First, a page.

October 2016 Stanley Park Ecology Society Bird Count


Hermit Thrush | Grive solitaire | Catharus guttatus

After a month-long absence from my blog, I’m posting a few pictures taken during Stanley Park Ecology Society‘s most recent monthly bird count, which took place this weekend, on October 9, 2016. It was once again very ably led by Else Mikkelsen and features about 15 dedicated volunteers!

This was an unusually calm count, especially since none of the winter ducks have yet arrived on Lost Lagoon… the flock (or raft, if you prefer) of Surf Scoters featured below was taken on the ocean before the count even began, near Stanley Park’s Ferguson Point. But we still saw many birds rather well, including Ruby- and Golden-crowned Kinglets, Black-capped Chickadees and Northern Flickers. But the highlight for me was not doubt the Hermit Thrushes seen at the western edge of Lost Lagoon, especially since I was able to get several good photos of it, including the one featured above.

All photos taken with a handheld Nikon D5200 and AF-S NIKKOR 200-500mm f/5.6E ED VR. To see more pictures, please visit (and like, too!) my Facebook photography page and my Instagram account.

Stanley Park March Bird Count


Northern Shoveler (male) | Canard souchet | Anas clypeata (ISO 900 | 330mm | f/5.6 | 1/500, cropped for composition)

I have decided to interrupt my usual posting schedule to present several photos taken during the monthly count organized by the Stanley Park Ecology Society (SPES). Although lighting conditions were somewhat challenging, I was still quite happy with many of the results.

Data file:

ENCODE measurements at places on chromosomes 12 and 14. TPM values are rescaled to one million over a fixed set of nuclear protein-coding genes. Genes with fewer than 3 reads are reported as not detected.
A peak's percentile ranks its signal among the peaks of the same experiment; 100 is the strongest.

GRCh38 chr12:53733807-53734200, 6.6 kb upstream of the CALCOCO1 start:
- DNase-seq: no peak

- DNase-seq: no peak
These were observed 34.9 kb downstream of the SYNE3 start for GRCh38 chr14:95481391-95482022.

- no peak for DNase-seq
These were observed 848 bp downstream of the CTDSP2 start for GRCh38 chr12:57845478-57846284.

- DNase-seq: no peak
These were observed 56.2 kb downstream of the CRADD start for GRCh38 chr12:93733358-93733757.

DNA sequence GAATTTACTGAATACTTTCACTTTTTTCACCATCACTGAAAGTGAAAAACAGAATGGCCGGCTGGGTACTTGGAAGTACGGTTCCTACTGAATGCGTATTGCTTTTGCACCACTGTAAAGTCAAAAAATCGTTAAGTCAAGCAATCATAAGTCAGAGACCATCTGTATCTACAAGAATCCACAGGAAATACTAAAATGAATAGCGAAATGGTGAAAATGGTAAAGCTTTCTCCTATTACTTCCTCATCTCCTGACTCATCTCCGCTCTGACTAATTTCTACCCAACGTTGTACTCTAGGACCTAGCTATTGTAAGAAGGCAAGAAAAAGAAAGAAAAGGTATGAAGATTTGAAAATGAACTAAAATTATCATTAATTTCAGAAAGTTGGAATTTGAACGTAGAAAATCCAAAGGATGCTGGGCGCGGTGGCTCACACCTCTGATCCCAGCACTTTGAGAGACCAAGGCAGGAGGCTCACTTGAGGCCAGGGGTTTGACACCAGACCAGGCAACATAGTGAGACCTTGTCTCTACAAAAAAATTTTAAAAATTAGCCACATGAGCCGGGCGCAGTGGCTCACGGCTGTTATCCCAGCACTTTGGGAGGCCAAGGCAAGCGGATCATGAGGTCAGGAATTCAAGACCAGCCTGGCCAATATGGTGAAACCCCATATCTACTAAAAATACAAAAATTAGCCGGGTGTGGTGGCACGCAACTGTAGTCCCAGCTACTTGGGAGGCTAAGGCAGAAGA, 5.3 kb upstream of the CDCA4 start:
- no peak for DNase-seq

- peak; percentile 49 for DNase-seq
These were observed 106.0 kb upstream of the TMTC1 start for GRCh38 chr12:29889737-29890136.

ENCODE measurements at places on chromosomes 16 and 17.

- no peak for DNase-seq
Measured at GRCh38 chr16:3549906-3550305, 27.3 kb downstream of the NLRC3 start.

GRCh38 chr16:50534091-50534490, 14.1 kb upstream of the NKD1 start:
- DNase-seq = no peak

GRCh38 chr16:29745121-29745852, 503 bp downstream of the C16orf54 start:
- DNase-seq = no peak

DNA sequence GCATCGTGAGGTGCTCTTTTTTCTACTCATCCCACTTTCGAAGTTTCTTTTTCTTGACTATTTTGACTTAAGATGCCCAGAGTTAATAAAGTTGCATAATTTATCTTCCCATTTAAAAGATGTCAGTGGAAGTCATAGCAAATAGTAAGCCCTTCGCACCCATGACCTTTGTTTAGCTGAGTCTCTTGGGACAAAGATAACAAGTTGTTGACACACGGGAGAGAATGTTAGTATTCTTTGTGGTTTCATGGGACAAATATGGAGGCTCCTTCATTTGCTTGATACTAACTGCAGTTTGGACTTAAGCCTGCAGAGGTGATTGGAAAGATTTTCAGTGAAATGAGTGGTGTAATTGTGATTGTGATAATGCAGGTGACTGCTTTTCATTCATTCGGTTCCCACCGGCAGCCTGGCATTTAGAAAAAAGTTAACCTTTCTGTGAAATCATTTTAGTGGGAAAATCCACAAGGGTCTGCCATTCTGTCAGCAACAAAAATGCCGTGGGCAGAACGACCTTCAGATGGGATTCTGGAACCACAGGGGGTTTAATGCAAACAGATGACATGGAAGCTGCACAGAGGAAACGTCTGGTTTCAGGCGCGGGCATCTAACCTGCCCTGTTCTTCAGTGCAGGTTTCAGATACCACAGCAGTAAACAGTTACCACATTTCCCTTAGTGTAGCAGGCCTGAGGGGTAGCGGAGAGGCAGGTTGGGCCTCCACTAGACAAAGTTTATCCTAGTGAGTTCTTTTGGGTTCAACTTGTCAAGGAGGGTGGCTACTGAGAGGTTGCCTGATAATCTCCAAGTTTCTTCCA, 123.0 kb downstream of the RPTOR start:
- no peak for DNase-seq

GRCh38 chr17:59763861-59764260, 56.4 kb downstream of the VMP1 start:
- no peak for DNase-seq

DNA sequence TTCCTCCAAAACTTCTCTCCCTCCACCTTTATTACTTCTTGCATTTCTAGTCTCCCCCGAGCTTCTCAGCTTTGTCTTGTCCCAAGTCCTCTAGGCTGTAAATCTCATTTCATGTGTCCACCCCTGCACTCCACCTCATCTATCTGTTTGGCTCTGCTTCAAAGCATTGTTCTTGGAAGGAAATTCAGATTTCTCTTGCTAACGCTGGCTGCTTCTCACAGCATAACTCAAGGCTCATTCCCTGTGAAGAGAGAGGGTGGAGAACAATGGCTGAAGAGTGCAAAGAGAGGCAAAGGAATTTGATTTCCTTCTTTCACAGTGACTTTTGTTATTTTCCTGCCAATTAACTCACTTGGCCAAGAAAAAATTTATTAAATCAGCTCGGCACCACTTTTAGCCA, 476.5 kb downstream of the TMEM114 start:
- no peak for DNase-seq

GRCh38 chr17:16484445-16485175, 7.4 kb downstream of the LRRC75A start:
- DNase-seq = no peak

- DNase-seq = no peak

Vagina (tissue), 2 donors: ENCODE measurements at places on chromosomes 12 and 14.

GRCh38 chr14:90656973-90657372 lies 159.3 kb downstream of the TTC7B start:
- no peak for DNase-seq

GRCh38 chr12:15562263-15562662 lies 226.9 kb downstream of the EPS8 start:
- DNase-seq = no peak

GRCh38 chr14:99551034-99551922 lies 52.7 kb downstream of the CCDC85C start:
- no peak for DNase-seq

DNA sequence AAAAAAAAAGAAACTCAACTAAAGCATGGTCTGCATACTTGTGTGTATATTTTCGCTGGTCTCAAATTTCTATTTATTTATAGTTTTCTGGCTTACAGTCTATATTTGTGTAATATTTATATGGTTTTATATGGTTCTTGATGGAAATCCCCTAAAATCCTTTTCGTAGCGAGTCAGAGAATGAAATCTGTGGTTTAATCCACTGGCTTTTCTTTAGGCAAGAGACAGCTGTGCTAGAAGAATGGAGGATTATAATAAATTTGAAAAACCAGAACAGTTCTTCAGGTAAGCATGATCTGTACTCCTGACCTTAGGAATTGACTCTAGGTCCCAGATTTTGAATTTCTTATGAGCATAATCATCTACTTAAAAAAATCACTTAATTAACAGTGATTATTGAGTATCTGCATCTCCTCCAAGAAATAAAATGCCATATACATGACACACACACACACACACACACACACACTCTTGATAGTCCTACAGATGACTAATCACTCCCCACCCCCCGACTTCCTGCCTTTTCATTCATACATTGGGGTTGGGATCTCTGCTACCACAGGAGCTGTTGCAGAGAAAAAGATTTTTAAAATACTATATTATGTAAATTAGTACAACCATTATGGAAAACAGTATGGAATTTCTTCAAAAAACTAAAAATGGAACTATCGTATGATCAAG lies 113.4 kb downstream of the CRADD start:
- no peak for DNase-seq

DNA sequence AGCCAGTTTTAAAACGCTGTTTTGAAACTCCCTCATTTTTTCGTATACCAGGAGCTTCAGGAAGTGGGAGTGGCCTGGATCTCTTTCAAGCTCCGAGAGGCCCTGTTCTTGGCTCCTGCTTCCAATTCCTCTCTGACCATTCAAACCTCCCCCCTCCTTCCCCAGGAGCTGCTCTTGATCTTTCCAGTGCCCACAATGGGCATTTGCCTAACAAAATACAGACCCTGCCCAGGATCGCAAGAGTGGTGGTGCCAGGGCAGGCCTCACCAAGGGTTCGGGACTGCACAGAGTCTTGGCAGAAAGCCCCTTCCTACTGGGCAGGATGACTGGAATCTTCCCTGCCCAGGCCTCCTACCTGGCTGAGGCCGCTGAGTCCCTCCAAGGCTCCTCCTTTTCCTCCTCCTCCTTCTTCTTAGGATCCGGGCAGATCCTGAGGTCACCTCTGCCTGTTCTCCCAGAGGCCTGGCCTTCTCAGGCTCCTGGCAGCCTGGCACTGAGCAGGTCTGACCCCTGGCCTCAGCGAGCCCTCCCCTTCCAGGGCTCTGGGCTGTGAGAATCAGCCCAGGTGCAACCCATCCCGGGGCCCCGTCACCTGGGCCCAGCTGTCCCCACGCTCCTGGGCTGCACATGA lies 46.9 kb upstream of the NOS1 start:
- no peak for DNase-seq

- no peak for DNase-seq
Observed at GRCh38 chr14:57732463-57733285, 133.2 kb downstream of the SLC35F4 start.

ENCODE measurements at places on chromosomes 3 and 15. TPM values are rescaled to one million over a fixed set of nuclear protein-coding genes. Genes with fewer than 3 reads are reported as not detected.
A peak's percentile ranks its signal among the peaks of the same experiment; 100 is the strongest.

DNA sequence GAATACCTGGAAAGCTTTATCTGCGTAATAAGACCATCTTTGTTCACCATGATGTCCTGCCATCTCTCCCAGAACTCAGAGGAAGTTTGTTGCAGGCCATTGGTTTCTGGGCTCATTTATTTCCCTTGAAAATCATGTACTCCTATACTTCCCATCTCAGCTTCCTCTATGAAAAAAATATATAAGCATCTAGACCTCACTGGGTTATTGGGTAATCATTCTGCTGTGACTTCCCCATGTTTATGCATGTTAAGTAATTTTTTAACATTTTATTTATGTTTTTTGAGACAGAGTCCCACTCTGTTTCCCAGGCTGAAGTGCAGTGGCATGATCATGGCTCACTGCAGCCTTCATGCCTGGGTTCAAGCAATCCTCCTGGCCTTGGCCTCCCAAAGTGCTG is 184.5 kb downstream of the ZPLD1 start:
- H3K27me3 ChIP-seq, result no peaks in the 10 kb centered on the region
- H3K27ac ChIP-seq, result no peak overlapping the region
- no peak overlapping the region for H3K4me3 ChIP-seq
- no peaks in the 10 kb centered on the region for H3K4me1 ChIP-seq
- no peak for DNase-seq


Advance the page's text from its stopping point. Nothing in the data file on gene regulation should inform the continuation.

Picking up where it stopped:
Even though we were told a big storm was on its way from Oregon, I decided to join last Sunday’s (March 13, 2016) bird count in Stanley Park, Vancouver (British Columbia), Canada. It was led once again by Else Mikkelsen, who is a longtime SPES volunteer and is pursuing an undergraduate science degree at the University of British Columbia. And in spite of the threat of rain, about 20 volunteers signed up for this month’s count.

Although we did not see any truly rare species on this count, this time around, we got a really good look at some less common and interesting species such as Common Mergansers, Buffleheads, Northern Shovelers, Varied Thrushes and Barrow’s Goldeneyes. The latter were a particularly unexpected treat; even though they are quite common in the Vancouver area, they are pretty much exclusively seen on the ocean, not on a freshwater pond like Lost Lagoon.

All of the photos featured today were taken next to or on Stanley Park’s Lost Lagoon with a handheld Nikon D5200 and AF-S NIKKOR 200-500mm f/5.6E ED VR. None of the birds were baited, called in or set up, even though some of the ducks were probably expecting (but did not receive) handouts from the crowd of eager birders.

In conclusion, I should mention two things: 1) We did not see the Surf Scoters on the count, but I thought I would add this photo, because it was taken from Stanley Park’s Second Beach a few minutes before the count; 2) I will be posting several other photos of these species over the next several days, so stay tuned!

Taken from Second Beach in Stanley Park in Vancouver (British Columbia), Canada, on March 13, 2016, with a handheld Nikon D5200 and AF-S NIKKOR 200-500mm f/5.6E ED VR. Not baited, called in or set up.

[I’ve not quite finished the captions, but will do so soon!] Done!


Barrow’s Goldeneye (female) | Garrot d’Islande | Bucephala islandica (ISO 800 | 500mm | f/5.6 | 1/800, cropped)


Barrow’s Goldeneye (male) | Garrot d’Islande | Bucephala islandica (ISO 800 | 500mm | f/5.6 | 1/800, cropped for composition)


Common Goldeneye (male) | Garrot à œil d’or | Bucephala clangula (ISO 800 | 500mm | f/5.6 | 1/1000, cropped for composition)


Common Merganser | Grand Harle | Mergus merganser: (ISO 1100 | 500mm | f/5.6 | 1/500, cropped)


Dark-eyed Junco (“Oregon”) | Junco ardoisé | Junco hyemalis (ISO 1600 | 500mm | f/5.6 | 1/160, cropped)